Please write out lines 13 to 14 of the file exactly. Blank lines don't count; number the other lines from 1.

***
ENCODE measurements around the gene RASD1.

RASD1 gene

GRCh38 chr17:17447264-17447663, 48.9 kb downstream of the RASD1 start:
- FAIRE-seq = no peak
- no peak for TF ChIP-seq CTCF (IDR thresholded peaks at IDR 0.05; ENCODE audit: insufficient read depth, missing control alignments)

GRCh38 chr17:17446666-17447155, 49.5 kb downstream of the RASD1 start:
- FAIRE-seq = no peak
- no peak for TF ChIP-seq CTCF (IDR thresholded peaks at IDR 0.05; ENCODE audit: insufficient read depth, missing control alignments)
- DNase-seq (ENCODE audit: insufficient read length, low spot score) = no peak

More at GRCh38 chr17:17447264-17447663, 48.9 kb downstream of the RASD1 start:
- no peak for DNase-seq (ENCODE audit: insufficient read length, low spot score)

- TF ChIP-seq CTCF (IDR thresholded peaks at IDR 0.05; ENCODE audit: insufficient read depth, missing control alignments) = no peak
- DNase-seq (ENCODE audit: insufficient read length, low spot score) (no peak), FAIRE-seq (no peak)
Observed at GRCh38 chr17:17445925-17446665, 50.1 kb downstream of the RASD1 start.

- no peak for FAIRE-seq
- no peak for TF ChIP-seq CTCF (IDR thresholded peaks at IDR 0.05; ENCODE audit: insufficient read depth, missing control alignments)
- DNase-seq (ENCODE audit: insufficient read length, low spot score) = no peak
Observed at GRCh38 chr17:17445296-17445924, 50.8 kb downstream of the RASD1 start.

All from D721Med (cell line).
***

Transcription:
- DNase-seq (ENCODE audit: insufficient read length, low spot score) (no peak), FAIRE-seq (no peak)
Observed at GRCh38 chr17:17445925-17446665, 50.1 kb downstream of the RASD1 start.